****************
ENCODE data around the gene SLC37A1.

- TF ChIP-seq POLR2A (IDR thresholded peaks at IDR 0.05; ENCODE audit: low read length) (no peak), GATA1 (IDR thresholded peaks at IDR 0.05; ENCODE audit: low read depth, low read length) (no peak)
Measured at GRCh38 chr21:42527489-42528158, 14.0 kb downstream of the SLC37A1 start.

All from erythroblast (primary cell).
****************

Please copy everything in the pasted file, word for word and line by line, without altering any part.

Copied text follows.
ENCODE data around the gene SLC37A1.

- TF ChIP-seq POLR2A (IDR thresholded peaks at IDR 0.05; ENCODE audit: low read length) (no peak), GATA1 (IDR thresholded peaks at IDR 0.05; ENCODE audit: low read depth, low read length) (no peak)
Measured at GRCh38 chr21:42527489-42528158, 14.0 kb downstream of the SLC37A1 start.

All from erythroblast (primary cell).